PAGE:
Annie Duke is an author and professional poker player. She joins us for this episode of the podcast to share her wisdom on making good decisions. We typically assume that decision making is something we will only get better at through trial, error, and often just pure luck. Annie shares a plethora of tips and strategies that we can implement and practice in our lives by simply thinking in bets. What she has to share holds the potential to greatly improve our understanding and ability to navigate decision making in a constructive and healthy way. The good decisions start now, take a listen.Visit Annie’s website www.AnnieDuke.com to find her book, Thinking In Bets, or get in touch with her. Annie Duke has founded a youth-focused non-profit organisation, found at www.HowIDecide.org. For information regarding your data privacy, visit acast.com/privacy
with @annieduke, @pmarca, and @smc90
Every organization, whether small or big, early or late stage -- and every individual, whether for themselves or others -- makes countless decisions every day, under conditions of uncertainty. The question is, are we allowing that uncertainty to bubble to the surface, and if so, how much and when? Where does consensus, transparency, forecasting, backcasting, pre-mortems, and heck, even regret, usefully come in?Going beyond the typical discussion of focusing on process vs. outcomes and probabilistic thinking, this episode of the a16z Podcast features Thinking in Bets author Annie Duke -- one of the top poker players in the world (and World Series of Poker champ), former psychology PhD, and founder of national decision education movement How I Decide -- in conversation with Marc Andreessen and Sonal Chokshi. The episode covers everything from the role of narrative -- hagiography or takedown? -- to fighting (or embracing) evolution. How do we go from the bottom of the summit to the top of the summit to the entire landscape... and up, down, and opposite?The first step to understanding what really slows innovation down is understanding good decision-making -- because we have conflicting interests, and are sometimes even competing against future versions of ourselves (or of our organizations). And there's a set of possible futures that result from not making a decision as well. So why feel both pessimistic AND optimistic about all this??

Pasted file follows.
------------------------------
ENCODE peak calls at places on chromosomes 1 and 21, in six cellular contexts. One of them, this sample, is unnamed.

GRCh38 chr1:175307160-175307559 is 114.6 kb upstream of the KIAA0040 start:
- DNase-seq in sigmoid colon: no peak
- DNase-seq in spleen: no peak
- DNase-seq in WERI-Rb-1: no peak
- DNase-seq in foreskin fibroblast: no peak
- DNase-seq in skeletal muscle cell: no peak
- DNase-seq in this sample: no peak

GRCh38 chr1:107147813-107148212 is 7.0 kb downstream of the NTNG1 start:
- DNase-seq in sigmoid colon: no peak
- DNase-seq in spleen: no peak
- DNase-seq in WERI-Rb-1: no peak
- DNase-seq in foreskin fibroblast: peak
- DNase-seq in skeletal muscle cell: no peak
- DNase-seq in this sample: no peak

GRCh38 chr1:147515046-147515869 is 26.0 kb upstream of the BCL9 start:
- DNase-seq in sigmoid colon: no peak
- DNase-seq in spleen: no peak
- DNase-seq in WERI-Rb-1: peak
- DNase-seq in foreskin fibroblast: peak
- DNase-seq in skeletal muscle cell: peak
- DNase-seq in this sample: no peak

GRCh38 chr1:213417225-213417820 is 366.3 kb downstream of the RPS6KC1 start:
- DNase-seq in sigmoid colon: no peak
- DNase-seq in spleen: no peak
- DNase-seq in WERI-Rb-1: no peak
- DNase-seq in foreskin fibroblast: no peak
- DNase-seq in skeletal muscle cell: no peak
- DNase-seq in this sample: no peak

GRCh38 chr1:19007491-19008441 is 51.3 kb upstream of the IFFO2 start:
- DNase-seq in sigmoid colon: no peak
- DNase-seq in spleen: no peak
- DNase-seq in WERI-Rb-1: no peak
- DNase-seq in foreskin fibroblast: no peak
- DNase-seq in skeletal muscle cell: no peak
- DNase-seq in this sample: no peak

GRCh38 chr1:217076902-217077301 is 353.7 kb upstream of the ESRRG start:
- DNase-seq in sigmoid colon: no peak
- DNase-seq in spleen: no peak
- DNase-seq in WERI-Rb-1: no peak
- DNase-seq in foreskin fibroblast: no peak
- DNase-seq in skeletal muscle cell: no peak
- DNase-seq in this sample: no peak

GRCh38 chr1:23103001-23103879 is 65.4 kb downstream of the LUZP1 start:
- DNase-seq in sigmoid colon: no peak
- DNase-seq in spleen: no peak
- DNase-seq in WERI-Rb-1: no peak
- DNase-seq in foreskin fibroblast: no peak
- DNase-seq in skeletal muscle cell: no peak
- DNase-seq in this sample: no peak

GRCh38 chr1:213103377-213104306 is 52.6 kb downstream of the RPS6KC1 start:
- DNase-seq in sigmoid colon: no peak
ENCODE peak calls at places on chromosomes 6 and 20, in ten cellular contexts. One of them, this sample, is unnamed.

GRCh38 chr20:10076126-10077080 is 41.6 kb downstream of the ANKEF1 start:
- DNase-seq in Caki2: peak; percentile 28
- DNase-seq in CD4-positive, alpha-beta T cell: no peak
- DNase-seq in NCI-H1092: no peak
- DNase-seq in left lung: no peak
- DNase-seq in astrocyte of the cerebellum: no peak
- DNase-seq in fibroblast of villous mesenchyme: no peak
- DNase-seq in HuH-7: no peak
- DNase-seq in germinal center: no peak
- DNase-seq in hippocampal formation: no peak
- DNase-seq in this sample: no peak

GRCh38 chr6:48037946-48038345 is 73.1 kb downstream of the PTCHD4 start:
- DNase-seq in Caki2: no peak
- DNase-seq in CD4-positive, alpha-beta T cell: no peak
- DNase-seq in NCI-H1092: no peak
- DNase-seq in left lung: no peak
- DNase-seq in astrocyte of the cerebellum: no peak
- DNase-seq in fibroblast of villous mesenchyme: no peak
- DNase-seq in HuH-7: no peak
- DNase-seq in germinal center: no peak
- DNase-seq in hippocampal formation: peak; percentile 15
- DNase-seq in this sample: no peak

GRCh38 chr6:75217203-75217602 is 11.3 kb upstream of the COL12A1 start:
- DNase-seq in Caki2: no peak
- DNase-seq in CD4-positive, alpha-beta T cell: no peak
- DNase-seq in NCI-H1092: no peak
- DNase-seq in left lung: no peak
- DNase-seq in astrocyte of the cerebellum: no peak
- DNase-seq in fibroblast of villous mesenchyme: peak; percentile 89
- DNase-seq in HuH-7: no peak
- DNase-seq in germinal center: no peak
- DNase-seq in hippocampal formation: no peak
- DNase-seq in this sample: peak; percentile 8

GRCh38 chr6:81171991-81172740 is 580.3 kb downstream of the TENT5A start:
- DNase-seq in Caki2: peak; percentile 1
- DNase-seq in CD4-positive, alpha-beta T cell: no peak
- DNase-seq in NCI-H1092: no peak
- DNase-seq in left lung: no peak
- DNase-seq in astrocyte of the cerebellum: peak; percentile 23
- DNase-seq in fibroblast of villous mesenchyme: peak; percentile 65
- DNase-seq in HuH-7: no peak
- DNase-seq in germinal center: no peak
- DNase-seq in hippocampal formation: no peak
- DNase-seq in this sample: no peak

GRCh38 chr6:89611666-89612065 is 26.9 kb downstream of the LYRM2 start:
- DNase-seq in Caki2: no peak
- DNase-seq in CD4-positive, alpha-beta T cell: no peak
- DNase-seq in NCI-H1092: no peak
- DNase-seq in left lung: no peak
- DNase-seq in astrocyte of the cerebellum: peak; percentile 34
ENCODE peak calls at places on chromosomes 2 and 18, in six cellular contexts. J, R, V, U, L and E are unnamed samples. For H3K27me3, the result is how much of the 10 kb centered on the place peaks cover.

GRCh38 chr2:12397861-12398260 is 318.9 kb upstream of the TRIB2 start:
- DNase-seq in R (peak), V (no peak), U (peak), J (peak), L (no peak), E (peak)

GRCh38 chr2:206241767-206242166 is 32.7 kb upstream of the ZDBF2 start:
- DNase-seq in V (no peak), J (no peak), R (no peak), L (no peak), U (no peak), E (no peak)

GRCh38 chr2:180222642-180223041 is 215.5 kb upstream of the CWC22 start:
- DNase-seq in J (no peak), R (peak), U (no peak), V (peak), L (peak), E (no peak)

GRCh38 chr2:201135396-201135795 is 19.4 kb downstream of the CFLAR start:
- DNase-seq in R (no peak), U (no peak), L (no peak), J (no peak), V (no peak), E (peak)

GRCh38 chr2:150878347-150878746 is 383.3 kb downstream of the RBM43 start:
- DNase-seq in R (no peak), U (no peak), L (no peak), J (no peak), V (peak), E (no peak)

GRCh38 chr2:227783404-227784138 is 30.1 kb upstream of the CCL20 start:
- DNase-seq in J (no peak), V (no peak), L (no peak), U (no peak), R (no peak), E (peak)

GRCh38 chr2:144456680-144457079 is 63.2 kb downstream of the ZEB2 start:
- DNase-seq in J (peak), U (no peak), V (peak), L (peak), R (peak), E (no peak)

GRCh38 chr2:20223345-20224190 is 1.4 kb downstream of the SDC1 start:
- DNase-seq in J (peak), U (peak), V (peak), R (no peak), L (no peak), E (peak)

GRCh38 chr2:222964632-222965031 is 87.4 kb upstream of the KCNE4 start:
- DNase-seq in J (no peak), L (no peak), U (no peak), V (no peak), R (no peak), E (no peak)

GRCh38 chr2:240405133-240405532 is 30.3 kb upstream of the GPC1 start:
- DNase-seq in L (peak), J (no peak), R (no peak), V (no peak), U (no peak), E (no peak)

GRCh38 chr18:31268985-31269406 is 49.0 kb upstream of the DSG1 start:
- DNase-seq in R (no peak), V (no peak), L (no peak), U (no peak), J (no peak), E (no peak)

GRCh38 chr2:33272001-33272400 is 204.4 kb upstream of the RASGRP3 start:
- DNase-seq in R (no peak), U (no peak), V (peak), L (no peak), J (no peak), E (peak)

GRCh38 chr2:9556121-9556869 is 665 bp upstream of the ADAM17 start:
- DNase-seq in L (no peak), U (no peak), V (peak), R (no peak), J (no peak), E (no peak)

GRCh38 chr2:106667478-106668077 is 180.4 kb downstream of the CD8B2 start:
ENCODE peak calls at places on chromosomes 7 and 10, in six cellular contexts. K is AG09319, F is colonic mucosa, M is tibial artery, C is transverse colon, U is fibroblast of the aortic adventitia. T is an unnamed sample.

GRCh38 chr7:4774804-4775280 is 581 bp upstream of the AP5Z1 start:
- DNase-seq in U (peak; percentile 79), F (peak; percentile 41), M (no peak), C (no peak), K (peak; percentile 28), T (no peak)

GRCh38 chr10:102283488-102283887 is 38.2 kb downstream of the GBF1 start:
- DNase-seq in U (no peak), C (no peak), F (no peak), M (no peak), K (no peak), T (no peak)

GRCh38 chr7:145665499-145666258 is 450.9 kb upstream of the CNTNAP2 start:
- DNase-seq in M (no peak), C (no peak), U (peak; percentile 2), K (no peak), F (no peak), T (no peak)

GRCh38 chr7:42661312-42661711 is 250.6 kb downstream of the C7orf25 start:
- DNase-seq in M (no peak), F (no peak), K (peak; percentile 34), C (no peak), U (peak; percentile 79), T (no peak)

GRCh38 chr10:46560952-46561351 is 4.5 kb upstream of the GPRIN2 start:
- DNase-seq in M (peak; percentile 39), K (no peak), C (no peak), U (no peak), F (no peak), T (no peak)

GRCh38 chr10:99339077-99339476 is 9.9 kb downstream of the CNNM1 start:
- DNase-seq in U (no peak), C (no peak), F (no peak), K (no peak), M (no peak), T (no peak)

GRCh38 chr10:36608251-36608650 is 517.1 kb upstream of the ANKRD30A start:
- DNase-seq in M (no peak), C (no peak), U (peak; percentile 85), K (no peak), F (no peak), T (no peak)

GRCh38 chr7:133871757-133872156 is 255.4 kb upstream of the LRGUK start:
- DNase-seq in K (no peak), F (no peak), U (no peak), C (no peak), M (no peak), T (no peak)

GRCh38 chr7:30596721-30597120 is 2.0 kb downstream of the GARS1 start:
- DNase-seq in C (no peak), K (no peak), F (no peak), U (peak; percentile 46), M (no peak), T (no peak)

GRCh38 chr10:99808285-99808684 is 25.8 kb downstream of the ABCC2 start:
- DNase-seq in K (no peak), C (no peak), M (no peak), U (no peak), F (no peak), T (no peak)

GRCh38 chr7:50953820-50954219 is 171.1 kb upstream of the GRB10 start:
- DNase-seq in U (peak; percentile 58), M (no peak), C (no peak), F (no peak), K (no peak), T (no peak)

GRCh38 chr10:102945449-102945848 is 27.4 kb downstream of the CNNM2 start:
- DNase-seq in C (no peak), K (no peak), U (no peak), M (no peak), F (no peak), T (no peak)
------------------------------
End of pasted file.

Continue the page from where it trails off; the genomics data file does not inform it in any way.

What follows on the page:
Annie Duke is a former poker pro who has shifted her focus to decision making. She won the 2004 World Series of Poker and the 2010 National Heads-Up Poker Championship, amassing career winnings of $4m. Now, she is looking at why people make decisions that aren't in their long-term best interest, how we can gather more information information that would allow us to make better decisions, and how we distinguish between the elements of luck and skill in the outcomes of our decisions. Check out our interview with Annie Duke, author of 'Thinking In Bets'.